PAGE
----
Saturday, July 13, 2013

Mia becomes Maya

Being a first time foster was full of unknowns. I swore I would not keep "the dog." The problem was that the potential adopters were just not right and I knew it was not just because I had fallen in love with my foster. 

I spoke on the phone with a "match" the rescue had put me in touch with. She lived 3 hours away, worked 9 hours a day and had four cats. Now I don't have anything against cats, but my head was filled with visions of high energy Mia crated for hours on end, with sulky, glamourous cats slinking around her crate purring, "We are Siamese if you please." I knew the woman would not have the energy to take care of her. I voiced my concerns to the rescue and the next day I had a great chat with the lady and we mutually agreed, Mia was not the dog for her. 

Saturday, I met with a couple of empty nesters. I had high hopes as they had a Terrier Mix and were the parents of the gal who brought Mia to our rescue and knew how sweet Mia was. (She told me Mia looked so much better in the weeks time we had kept her.)  I honestly loved the couple. Mia and her potential doggy sister however stood and stared at each other. They didn't dislike each other, but let's just say, Mia was not impressed. The family ended up deciding to adopt a puppy. 

Mia was not impressed

The rescue had one more family lined up for me for the weekend. A family with with three daughters and a young son. They had recently lost their elderly lab. In my heart, I knew they were going to be the ones. I also knew, if they weren't, I couldn't do the roller coaster of emotions anymore and she would stay. 

The parents arrived with their oldest daughter and the elementary school aged son who had once been bitten by a "small dog," and claimed he was a little fearful. Everyone was shocked by how small she was. After we showed them how tough she was playing with Bru, Nat took Bru on a walk so they could see Mia by herself a little bit. He told me he was convinced they were going to want a larger dog we were going to keep her. Mia performed her best Meerkat impression and did sit and shake and wooed them with everything she had. I knew they were perfect.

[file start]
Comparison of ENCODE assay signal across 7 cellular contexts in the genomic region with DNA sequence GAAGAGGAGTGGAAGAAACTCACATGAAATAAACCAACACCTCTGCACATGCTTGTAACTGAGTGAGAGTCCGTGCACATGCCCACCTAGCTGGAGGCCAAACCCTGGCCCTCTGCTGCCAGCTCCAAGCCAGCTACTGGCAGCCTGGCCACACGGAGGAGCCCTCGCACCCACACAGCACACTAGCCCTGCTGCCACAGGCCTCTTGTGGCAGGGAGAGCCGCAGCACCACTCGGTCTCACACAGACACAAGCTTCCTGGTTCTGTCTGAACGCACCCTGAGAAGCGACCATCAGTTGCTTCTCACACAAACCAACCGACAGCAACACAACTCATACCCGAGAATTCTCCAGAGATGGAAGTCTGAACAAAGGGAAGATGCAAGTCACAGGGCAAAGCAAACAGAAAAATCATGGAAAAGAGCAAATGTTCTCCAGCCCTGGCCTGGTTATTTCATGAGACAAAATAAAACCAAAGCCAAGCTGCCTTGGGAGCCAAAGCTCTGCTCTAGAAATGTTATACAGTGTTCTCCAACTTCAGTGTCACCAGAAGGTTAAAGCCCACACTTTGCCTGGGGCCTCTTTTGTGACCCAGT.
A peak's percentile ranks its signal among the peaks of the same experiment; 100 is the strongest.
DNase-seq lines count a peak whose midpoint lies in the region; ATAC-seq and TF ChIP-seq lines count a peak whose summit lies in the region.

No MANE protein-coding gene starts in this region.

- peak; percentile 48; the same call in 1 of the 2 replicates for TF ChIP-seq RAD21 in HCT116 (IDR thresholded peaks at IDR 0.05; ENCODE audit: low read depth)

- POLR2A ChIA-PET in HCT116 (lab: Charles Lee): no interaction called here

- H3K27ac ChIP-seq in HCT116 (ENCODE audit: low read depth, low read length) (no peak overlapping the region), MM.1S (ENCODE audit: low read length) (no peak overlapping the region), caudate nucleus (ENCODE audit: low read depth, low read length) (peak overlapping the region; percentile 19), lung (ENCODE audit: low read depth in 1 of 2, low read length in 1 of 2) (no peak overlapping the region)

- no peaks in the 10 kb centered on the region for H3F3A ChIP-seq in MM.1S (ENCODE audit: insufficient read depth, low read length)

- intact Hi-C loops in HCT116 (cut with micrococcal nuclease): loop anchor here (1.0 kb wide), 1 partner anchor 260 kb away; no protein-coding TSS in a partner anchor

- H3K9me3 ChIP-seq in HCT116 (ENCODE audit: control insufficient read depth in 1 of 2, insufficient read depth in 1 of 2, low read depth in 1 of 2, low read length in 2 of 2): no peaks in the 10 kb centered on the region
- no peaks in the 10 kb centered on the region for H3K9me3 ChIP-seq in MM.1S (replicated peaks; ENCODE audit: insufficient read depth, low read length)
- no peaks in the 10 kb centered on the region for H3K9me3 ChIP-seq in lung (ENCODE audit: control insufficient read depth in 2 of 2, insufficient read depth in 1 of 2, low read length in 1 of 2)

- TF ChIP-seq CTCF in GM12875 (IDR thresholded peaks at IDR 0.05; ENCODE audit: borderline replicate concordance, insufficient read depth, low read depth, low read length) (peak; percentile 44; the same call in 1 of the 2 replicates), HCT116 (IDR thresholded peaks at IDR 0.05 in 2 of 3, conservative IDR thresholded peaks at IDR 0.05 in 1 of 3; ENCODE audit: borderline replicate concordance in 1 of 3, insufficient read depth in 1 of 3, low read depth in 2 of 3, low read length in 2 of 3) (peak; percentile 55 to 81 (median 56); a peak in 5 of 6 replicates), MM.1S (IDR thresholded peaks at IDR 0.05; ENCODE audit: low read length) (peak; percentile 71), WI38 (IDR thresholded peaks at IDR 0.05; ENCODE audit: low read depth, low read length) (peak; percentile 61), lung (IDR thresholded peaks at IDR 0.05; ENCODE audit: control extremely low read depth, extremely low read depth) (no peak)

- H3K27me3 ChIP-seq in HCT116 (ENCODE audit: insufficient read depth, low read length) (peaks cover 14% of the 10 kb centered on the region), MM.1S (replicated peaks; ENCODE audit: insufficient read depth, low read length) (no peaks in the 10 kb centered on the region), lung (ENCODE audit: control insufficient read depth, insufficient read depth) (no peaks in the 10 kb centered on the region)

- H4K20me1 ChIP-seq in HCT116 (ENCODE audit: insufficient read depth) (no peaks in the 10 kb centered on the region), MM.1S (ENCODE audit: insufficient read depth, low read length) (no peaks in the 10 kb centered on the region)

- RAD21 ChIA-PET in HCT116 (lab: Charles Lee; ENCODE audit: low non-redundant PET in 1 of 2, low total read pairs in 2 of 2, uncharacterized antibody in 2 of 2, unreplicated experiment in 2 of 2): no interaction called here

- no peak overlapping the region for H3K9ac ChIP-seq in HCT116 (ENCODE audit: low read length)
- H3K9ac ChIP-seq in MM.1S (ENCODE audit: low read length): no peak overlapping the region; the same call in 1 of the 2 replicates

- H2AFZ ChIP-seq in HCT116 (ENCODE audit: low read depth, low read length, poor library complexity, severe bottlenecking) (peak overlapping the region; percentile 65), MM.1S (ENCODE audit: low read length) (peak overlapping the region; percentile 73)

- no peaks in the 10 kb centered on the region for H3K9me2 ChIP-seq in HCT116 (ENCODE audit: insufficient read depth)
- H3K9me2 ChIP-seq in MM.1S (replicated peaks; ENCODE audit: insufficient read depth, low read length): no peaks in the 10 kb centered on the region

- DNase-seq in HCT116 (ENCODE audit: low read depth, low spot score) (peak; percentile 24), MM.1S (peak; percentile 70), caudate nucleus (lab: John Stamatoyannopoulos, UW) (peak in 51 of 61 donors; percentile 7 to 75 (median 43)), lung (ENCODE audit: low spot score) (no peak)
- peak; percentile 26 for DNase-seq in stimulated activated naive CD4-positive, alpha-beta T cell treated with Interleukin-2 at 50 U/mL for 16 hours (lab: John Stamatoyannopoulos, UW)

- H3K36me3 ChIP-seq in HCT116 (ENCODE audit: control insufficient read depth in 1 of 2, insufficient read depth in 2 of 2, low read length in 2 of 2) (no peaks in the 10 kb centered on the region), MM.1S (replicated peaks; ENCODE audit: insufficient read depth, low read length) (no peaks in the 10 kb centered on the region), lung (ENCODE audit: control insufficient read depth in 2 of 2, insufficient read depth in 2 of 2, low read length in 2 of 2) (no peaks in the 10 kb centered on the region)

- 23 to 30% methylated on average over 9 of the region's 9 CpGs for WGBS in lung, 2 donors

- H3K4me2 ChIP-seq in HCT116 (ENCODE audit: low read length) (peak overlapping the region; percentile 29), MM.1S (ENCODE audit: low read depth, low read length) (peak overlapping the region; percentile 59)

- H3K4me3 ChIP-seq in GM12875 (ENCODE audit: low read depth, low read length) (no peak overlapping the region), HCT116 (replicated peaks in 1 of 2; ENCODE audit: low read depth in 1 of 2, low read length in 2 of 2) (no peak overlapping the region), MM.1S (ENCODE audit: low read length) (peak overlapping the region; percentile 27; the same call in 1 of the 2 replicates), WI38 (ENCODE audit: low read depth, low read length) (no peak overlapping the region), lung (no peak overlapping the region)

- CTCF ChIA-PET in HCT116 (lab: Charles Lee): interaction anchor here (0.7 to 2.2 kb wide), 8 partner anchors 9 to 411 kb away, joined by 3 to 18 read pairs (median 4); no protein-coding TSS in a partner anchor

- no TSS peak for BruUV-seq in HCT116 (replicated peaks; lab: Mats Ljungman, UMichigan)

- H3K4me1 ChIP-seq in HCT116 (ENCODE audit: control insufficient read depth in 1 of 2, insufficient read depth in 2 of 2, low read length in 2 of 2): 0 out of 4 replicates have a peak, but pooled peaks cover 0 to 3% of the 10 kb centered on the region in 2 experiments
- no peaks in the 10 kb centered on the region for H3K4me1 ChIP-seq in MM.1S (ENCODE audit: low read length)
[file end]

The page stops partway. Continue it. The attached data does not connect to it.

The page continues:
The son, still a little confused about the recent loss of his dog had many questions about her age and recent spay surgery and overall skinny figure. "I mean,  could she...D-I-E?" He spelled out. I melted, but I think I did okay explaining that she was getting healthy now. Their daughter cried because they were rescuing this time instead of buying. As I packed her belongings I was fighting back tears, but I could tell they completely understood my struggle. The Mom asked me if I was sure and then she promised me this would be Mia's final move. The Dad asked me if I thought we would foster again, which made me laugh as I told them I didn't think I was cut out for it. 
I thought we had a "No Dogs on the Bed" rule? Oops. 
Over a month has passed. I have kept in touch a little bit and Mia, is doing fabulously. They have changed the spelling of her name to Maya, which phonetically is the pronunciation to which she answers. (A detail which assures me even more, we did the right thing.) The son is no longer afraid and Maya has her choice of beds every night. 
Tech Savvy Pup. 
My family, friends and co-workers all saw me cry over this little girl I called Meerkat Maya. They said we did a great thing, but didn't think I should do it again, for my own emotional health. At the time, I agreed. Looking back, Maya is exactly where she is supposed to be because of us. I told Nat a few weeks ago, I might be ready to do it again soon. But you know, with a young puppy, because the have no idea what is going on and won't get so attached to me. He looked at me like I had three heads. Until then....

1 comment:

Eva Gallant said...

I don't think I could do it! I'd get too attached.